Let your hair down.
Published/Last edited or updated: 23rd April, 2016
Travellers with limited time often squeeze in Ko Samet as a last-minute beach getaway before flying home from Bangkok. The island’s relatively close proximity to the Thai capital also makes it a go-to weekending option for city dwellers. A few days is enough for a trip to Samet, but how to make the most of it?
Samet has in part been cursed by its convenient location. On weekends the shores are flooded with visitors as crowds squeeze onto ferries, room rates jump by significant margins and the best resorts fill up well in advance — do reserve a room ahead of time if possible. But don’t worry: Even on weekends you can find relaxation on the beaches of Ko Samet.
Where to stay
Let’s makes this part as painless as possible: We’ve sorted through the island’s prickly accommodation scene to flush out the best places to stay on Ko Samet. If you’re trying to figure out which of the 16 beaches is right for you, start by checking our virtual tour through all of Samet’s beaches.
Whether you arrived the previous night or left Bangkok early enough to reach the island with plenty of daylight left, go ahead and take that long lounge on the feathery white sand — you deserve it. If you’re feeling peckish, ask one of the roving beach vendors to whip up a plate of som tam and grilled chicken from the comfort of your beach chair.
After a leisurely swim, take a stroll along the sand before washing up at a beach bar to sip on a few cold ones. When the dim green lights of fishing boats appear on the horizon, head to a barbecue joint to feast on grilled squid, prawns, cockles and more. Head to Haad Sai Kaew or Ao Phai if you’re in the mood for live music and a dance in the moonlight, or just lie back to the sound of the waves.
Sleep in if you must, but don’t pass up a chance to explore! Rent a mountain bike, motorbike or golf cart and hop from bay to bay in search of the finest sand and clearest water. Venture to Samet’s far southern tail for snorkelling and kayaking off Ao Wai and Ao Pakarang, or hike the headland paths that connect Ao Tubtim, Ao Nuan, Ao Cho and Ao Wong Duean.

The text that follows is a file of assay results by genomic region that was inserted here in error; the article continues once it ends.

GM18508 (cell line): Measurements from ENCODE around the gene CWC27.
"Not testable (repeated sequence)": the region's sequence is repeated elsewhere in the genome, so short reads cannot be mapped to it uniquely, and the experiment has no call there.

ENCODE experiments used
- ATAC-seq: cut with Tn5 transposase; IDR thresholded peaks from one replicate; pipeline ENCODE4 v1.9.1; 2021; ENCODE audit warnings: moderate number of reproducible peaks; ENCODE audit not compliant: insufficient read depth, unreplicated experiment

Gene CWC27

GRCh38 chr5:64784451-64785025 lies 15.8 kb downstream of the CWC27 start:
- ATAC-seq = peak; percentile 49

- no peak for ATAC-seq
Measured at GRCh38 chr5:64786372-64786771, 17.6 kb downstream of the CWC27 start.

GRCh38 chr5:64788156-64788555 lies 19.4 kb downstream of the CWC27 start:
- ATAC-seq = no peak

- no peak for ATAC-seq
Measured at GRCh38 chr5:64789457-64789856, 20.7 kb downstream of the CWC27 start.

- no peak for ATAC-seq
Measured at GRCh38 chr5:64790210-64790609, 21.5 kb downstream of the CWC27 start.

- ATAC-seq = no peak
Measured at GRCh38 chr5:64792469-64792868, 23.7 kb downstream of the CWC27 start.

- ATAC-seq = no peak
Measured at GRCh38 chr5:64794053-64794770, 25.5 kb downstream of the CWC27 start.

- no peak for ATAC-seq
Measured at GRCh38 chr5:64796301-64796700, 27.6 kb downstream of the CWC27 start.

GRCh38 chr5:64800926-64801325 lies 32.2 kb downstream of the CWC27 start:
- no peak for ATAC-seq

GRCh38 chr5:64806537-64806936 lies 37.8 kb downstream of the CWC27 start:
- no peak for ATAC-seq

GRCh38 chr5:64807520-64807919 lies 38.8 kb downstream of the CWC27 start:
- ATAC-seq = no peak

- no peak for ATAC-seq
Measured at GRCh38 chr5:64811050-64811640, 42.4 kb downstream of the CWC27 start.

In the late-day light, make your way to one of the island’s remote viewpoints to watch the sun dip into sea. Samet’s only west-coast bech, Ao Phrao, has got you covered if you’d prefer to take in the sunset from the comfort of a beach bar. If Western food sounds good for dinner, Red Ginger is a great choice in Samet Village. From there you could hop over to Olly’s or Roger’s for some cheap drinks and lively conversation.
By now your responsibilities will probably push you, begrudgingly, back towards the ferry pier and the reality that lies beyond it. Time to get back to Bangkok, to prepare for the work week or have one last hurrah on Khao San Road before checking in for that long flight home. Hey, we can respect that.
But you know what? Maybe reality can wait. Maybe you sense an awful “sickness” coming on that your boss will surely understand. Maybe the only “cure” for that sickness is a boat trip to Ko Thalu, Ko Kudee and Ko Kham for snorkelling and lounging on beaches that beat any of Samet’s. If you ask us, they’re well worth a sick day.
David Luekens first came to Thailand in 2005 when Thai friends from his former home of Burlington, Vermont led him on a life-changing trip. Based in Thailand since 2011, he spends much of his time eating in Bangkok street markets and island hopping the Andaman Sea.
These tours are provided by Travelfish partner GetYourGuide.